Los Angeles Dodgers: Dissecting why Dave Roberts made the wrong call

LOS ANGELES, CA - OCTOBER 27: Manager Dave Roberts #30 of the Los Angeles Dodgers talks with pitcher Rich Hill #44 after taking Hill out of the game in the sixth inning of Game Four of the 2018 World Series against the Boston Red Sox at Dodger Stadium on October 27, 2018 in Los Angeles, California. (Photo by Harry How/Getty Images)
LOS ANGELES, CA - OCTOBER 27: Manager Dave Roberts #30 of the Los Angeles Dodgers talks with pitcher Rich Hill #44 after taking Hill out of the game in the sixth inning of Game Four of the 2018 World Series against the Boston Red Sox at Dodger Stadium on October 27, 2018 in Los Angeles, California. (Photo by Harry How/Getty Images) /

The Los Angeles Dodgers were surging with a 4-0 lead to tie the World Series at two games: that was until the bullpen was used and the team self-destructed.

The Los Angeles Dodgers were nine outs away with a four-run lead from pushing the World Series even at two games a side. After falling behind two games to none and winning Game 3 in 18 innings, winning Game 4 would have had huge implications for the rest of the series.

Rich Hill was grooving, allowing just one hit through six innings. With a four-run lead, courtesy of a Yasiel Puig blast, things were looking like they could not go wrong for the Dodgers.

And of course, in typical Dodger fashion, that is exactly when things started to go wrong.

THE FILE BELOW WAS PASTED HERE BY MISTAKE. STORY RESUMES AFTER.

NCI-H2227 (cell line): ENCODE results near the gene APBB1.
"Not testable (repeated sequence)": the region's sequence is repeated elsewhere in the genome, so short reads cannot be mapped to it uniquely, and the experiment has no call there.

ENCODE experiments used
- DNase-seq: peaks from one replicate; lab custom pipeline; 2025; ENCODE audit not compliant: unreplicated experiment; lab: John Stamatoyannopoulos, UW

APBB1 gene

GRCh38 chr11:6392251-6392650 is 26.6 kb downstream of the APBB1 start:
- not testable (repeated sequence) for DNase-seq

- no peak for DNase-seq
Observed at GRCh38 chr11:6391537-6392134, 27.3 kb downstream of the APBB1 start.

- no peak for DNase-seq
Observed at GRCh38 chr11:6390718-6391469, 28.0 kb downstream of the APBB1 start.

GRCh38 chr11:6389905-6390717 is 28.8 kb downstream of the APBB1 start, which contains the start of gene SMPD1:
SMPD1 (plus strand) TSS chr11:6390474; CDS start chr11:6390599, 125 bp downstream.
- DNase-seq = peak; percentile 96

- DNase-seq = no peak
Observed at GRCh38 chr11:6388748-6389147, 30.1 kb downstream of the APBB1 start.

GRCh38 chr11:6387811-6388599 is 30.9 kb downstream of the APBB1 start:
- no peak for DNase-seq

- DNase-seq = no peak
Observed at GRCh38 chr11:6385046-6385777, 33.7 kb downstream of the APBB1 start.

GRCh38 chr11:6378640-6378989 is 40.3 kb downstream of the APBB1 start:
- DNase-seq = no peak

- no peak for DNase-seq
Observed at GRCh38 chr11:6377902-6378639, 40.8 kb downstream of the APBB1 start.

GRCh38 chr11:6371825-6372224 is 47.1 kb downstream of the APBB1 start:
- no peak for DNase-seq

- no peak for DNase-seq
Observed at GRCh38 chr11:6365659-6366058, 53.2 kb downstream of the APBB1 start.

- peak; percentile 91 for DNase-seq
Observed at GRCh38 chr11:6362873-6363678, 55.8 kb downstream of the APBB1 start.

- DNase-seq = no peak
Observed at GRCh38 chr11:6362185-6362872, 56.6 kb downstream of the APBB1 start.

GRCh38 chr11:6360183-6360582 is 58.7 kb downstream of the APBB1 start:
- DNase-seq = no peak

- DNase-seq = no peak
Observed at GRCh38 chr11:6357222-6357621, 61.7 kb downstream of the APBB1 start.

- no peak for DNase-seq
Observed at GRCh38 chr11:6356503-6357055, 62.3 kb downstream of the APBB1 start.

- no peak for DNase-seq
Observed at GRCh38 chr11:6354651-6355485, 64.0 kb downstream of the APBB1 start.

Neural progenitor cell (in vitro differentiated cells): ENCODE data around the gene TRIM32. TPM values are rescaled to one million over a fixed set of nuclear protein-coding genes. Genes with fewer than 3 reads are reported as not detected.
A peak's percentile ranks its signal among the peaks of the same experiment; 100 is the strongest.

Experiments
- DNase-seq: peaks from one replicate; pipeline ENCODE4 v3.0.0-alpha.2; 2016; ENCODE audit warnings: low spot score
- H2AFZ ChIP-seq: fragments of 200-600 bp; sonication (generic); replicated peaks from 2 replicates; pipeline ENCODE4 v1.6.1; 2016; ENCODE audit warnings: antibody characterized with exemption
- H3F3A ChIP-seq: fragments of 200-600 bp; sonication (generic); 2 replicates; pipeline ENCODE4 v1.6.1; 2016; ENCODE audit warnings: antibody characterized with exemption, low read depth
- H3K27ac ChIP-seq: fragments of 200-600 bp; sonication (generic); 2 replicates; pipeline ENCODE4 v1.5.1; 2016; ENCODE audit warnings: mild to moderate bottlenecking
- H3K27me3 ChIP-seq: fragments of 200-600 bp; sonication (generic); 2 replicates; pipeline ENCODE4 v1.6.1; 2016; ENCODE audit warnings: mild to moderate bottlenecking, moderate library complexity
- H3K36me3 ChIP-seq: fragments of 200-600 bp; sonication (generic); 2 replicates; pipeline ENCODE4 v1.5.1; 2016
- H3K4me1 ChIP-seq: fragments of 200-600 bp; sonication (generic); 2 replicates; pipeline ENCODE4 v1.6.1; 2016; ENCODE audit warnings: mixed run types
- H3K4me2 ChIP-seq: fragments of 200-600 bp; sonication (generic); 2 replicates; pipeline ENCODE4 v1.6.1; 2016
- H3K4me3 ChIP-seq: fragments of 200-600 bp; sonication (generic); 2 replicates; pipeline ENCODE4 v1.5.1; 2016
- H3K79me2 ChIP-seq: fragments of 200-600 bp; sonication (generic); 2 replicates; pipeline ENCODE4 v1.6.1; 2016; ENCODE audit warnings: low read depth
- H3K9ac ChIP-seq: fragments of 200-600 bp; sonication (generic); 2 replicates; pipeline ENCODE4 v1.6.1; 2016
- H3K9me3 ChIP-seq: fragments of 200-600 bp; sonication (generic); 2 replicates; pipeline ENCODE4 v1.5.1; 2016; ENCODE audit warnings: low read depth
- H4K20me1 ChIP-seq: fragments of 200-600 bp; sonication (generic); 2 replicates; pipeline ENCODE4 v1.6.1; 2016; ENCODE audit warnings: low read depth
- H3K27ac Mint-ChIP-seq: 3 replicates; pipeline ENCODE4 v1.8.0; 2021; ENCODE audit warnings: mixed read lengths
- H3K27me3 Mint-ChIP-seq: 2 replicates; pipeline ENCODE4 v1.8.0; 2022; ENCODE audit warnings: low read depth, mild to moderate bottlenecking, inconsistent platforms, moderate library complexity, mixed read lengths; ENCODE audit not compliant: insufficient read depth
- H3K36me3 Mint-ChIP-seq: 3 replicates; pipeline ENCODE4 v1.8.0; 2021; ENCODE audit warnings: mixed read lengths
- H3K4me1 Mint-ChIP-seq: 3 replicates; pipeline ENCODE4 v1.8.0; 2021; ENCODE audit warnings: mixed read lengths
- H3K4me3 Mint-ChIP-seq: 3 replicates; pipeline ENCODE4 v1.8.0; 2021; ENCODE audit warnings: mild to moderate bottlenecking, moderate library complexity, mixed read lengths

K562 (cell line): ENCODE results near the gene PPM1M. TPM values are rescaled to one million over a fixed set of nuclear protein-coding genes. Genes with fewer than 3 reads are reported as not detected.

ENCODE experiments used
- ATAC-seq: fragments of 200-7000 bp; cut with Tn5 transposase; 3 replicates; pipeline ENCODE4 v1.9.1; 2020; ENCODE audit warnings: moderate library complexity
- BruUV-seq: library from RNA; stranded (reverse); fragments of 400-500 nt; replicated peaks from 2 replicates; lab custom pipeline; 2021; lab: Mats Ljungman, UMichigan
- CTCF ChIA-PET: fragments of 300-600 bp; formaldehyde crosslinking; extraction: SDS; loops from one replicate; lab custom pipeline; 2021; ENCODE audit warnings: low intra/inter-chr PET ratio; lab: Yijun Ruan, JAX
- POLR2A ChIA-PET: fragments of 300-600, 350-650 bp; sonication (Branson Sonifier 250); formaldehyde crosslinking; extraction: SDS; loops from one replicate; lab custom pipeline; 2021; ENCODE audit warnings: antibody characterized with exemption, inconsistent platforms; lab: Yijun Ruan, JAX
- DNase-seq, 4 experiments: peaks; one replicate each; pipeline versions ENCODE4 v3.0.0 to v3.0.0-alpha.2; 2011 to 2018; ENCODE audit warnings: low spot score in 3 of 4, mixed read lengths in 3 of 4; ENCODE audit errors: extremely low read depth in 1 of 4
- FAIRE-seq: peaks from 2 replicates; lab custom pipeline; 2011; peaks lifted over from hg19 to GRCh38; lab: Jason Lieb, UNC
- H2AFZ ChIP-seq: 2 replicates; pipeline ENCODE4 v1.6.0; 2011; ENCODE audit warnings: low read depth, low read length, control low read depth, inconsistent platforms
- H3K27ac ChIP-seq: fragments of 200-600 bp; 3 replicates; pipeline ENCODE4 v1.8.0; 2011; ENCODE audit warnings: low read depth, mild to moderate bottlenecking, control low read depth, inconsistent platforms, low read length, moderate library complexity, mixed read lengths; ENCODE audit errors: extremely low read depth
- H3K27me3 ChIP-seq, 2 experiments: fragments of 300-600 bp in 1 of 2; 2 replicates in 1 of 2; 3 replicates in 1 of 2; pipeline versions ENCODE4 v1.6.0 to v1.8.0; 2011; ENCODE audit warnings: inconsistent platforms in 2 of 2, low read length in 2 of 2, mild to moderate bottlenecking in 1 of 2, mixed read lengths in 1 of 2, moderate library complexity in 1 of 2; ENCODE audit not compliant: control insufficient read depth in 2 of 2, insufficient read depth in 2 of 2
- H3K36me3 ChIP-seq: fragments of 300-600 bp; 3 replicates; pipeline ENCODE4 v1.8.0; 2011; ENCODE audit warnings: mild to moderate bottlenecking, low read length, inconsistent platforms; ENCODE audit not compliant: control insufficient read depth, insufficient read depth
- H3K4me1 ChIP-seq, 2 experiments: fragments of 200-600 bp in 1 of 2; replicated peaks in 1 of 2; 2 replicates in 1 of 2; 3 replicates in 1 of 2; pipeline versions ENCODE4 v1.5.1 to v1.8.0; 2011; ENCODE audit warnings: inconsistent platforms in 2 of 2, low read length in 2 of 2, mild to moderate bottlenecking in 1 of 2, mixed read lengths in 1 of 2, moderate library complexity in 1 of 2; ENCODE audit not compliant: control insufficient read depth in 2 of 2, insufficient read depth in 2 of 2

Let me preface the rest of what I am about to say with this. Number one: I like the bullpen and it has been the bullpen all October that has kept the team in games while the offense struggled. Number two: I do not like being a couch manager. Everything is always better in hindsight and a lot of fans use that to their advantage.

I will not be calling for Dave Roberts job or attacking him because in hindsight he made the wrong move. However, it is impossible to ignore the mistakes Roberts made that were even noticeable before the game started snowballing.

Hill walked the opening batter of the seventh inning on a 3-2 pitch. While Hill fell behind 3-0, he battled back and could not force Xander Bogaerts to swing at an inside curveball. That is fine, in the postseason you have to trust your swing and miss stuff on 3-2 against big hitters.

Up came Eduardo Nunez, who Hill disposed of rather easily. While he certainly was fatigued, it seemed like with a left-handed hitting Brock Holt on deck, Hill would stay in the game for at least one more batter. If he gets Holt out, he likely gets to finish the inning against Christian Vazquez.

After all, Roberts did not pull Hill against Nunez likely to prevent Rafael Devers from entering the game. Hill got the job done, he should have been awarded that one more batter.

He wasn’t. The Dodgers went to the pen and surrendered another southpaw in Scott Alexander, whose sole purpose was to try and get Holt to ground into the double play. If he didn’t, Ryan Madson would come into the game. It was all preplanned.

Alexander walked Holt on four pitches, Madson came in, induced a pop-up and hung a changeup to Mitch Moreland to give the Red Sox life with a three-run home run.

If that home run does not happen none of the other runs would have. This shot gave the Sox life. It gave them the momentum.

First, let’s dissect why this inning was an atrocious display of managing.

Yes, Hill did have a pitch count in the 90s and was showing obvious fatigue. However, after a game that went 18 innings, a fatigued starting pitcher probably has a little more in the gas tank than a used reliever. Not to mention that this will be Hill’s only start of the World Series, either way, the Dodgers can extend him a little further.